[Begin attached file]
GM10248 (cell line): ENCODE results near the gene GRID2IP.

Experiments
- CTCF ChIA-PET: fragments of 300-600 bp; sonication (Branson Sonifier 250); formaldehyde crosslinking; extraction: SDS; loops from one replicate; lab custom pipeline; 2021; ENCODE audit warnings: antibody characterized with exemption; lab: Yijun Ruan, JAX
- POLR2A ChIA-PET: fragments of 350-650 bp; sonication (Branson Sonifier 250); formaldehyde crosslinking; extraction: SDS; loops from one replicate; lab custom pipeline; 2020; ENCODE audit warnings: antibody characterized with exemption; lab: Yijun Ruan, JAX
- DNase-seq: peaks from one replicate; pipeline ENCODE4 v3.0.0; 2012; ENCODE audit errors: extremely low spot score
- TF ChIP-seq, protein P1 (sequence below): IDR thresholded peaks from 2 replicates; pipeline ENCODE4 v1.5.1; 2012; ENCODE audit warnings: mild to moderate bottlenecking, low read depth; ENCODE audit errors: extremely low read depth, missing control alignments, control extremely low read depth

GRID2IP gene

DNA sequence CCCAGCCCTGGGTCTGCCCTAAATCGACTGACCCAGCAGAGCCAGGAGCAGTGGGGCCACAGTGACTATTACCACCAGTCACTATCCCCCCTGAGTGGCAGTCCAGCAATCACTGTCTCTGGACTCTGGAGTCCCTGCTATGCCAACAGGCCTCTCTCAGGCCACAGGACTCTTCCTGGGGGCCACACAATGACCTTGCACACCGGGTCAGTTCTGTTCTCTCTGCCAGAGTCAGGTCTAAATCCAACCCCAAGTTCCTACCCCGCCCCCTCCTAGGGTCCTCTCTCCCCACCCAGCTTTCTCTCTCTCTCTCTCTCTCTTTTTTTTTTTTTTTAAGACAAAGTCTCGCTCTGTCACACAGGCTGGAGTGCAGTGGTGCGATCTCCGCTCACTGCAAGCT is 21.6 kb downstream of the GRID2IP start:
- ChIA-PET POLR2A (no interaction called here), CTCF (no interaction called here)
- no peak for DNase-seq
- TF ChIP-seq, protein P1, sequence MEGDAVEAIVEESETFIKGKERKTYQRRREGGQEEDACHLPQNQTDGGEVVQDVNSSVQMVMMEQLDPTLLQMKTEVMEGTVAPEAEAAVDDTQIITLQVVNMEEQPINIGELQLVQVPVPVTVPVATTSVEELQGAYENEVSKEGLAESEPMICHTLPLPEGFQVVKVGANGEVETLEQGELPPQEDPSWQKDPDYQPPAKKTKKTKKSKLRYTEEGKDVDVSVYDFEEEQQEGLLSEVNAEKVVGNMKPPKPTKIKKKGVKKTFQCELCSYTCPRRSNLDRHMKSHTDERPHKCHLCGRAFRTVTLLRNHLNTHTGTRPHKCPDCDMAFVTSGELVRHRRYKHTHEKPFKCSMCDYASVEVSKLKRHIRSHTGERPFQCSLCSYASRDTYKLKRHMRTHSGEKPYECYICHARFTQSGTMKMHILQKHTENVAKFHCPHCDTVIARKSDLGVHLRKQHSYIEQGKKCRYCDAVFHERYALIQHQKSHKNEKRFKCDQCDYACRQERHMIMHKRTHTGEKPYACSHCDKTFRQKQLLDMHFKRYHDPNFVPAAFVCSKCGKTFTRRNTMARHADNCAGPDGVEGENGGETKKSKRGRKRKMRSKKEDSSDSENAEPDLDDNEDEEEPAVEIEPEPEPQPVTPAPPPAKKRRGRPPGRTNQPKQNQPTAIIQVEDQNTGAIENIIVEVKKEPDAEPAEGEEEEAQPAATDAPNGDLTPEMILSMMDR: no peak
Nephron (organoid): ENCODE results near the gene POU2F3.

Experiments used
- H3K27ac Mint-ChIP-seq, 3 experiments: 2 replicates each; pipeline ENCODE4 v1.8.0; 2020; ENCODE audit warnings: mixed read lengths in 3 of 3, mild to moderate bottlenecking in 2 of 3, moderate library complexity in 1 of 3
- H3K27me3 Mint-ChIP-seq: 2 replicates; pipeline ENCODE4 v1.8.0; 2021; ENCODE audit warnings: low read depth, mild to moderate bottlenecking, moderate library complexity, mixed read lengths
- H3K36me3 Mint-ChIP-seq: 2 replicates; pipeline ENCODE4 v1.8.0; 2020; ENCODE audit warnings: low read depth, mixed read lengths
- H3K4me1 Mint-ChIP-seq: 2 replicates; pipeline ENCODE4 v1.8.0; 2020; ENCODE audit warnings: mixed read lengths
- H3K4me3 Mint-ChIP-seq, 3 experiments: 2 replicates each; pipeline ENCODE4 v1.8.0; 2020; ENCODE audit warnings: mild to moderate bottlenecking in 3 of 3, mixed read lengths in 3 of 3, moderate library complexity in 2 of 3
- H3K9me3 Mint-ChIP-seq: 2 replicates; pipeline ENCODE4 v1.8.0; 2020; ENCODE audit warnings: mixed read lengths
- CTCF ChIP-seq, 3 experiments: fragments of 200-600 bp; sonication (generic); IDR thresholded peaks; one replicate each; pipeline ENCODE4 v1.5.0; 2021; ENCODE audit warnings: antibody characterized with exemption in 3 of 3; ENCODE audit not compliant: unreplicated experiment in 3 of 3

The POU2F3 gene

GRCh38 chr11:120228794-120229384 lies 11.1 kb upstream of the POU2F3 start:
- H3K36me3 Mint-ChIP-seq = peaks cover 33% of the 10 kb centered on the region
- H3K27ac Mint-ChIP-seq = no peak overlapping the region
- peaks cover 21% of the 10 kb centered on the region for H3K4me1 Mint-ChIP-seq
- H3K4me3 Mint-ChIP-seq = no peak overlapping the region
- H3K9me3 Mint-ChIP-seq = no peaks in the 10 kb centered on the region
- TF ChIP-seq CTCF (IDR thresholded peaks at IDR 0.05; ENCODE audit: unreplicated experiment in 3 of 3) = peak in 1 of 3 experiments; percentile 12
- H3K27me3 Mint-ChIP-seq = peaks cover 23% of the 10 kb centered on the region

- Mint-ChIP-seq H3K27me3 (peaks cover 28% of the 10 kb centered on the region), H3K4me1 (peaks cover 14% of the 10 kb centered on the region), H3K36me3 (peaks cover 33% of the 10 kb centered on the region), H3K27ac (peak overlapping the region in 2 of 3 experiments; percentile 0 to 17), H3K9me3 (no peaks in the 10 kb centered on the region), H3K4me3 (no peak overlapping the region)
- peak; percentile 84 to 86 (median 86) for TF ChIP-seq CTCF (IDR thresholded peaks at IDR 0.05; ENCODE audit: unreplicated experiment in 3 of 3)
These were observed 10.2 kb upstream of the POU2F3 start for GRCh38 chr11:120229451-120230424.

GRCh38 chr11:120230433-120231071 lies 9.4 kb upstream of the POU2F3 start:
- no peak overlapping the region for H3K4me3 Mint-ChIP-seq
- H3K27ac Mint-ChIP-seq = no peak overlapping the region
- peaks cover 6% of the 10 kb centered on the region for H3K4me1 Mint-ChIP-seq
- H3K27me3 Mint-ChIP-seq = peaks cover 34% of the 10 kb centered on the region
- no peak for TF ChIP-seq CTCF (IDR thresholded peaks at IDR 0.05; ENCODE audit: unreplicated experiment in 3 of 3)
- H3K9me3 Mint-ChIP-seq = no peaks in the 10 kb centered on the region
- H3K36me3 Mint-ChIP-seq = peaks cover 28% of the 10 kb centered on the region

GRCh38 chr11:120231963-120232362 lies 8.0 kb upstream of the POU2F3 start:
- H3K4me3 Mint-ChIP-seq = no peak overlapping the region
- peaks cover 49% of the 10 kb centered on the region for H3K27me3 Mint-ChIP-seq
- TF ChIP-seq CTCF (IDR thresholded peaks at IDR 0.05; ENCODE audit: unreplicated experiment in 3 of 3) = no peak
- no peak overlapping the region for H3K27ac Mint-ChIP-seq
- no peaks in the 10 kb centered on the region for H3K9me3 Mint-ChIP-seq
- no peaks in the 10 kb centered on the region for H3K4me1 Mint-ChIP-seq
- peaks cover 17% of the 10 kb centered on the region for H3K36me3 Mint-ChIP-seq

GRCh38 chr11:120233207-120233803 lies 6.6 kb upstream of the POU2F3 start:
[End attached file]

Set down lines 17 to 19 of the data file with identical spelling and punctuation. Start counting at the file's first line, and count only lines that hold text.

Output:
- H3K4me1 Mint-ChIP-seq: 2 replicates; pipeline ENCODE4 v1.8.0; 2020; ENCODE audit warnings: mixed read lengths
- H3K4me3 Mint-ChIP-seq, 3 experiments: 2 replicates each; pipeline ENCODE4 v1.8.0; 2020; ENCODE audit warnings: mild to moderate bottlenecking in 3 of 3, mixed read lengths in 3 of 3, moderate library complexity in 2 of 3
- H3K9me3 Mint-ChIP-seq: 2 replicates; pipeline ENCODE4 v1.8.0; 2020; ENCODE audit warnings: mixed read lengths